CYRIL M. CROFT.

REFERENCES CITED The following references are of-record in the file of this patent:

UNITED STATES PATENTS Number Name Date 981,574 Knoevenagel Jan. 10, 1911 1,398,357 Briggs Nov. 29, 1921 2,090,669 Dreyfus Aug. 24, 1937 2,139,543 Finlayson Dec. 6, 1938 2,186,135 Childs Jan. 9,1940 2,428,835 Croft Oct. 14, 1947

Patent Citations
Cited PatentFiling datePublication dateApplicantTitle
US981574 *Apr 30, 1909Jan 10, 1911Emil KnoevenagelTreatment of acetyl cellulose to enhance its elasticity and its power of absorption for dyestuffs.
US1398357 *Sep 21, 1920Nov 29, 1921American CelluloseDyeing fibers, threads, or fabrics
US2090669 *Mar 29, 1934Aug 24, 1937Celanese CorpArtificial fiber
US2139543 *Jul 28, 1938Dec 6, 1938Celanese CorpProduction of crimped artificial filaments, fibers, and the like
US2186135 *Dec 3, 1936Jan 9, 1940Eastman Kodak CoContinuous process for the manufacture of cellulose derivative cut staple yarn
US2428835 *Oct 21, 1943Oct 14, 1947Celanese CorpDyeing of fabrics comprising cellulose acetate with an alcohol-thiocyanate swelling mixture
Referenced by
Citing PatentFiling datePublication dateApplicantTitle
US2575838 *Nov 30, 1948Nov 20, 1951Alexander Smith IncMethod of crimping proteinaceous fibers
US2575839 *Dec 15, 1948Nov 20, 1951Alexander Smith IncProcess for crimping uncrosslinked fibers
US2715309 *May 31, 1950Aug 16, 1955Rosenstein NathanSynthetic continuous filament yarn in the continuous filament yarn state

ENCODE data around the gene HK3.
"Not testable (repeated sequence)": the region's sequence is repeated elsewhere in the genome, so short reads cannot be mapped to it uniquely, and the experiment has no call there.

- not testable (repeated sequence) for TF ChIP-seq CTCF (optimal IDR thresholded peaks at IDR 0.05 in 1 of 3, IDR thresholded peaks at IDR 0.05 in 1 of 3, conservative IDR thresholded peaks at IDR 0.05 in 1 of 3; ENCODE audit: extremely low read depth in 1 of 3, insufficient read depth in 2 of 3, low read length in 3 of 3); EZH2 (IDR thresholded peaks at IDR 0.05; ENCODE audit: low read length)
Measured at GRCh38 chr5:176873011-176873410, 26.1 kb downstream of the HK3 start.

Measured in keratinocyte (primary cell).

US2763898 *May 25, 1951Sep 25, 1956British CelaneseTreatment of textile fibers
US2799914 *May 14, 1953Jul 23, 1957Monsanto ChemicalsSized yarn and fabric containing same
US3099594 *May 5, 1960Jul 30, 1963Eastman Kodak CoMethod for blooming filter tow
US3137056 *Dec 27, 1961Jun 16, 1964Lees & Sons Co JamesMethod for dyeing and treating textile material
US3269105 *Dec 7, 1964Aug 30, 1966Celanese CorpNovelty yarn
US3954394 *Jan 15, 1975May 4, 1976Meier Windhorst Christian AMethod for the combined precleaning texture formation and stabilization and coloring of textile materials
US6974366Dec 13, 2002Dec 13, 2005Larry JohnsonGarment image abrasion system and method
Classifications
U.S. Classification19/.46, 8/491, 28/265, 19/66.00R, 8/930, 19/.56, 8/921, 8/500
International ClassificationD06P1/92, D02G1/12
Cooperative ClassificationY10S8/921, Y10S8/93, D02G1/12, D06P1/928
European ClassificationD06P1/92D, D02G1/12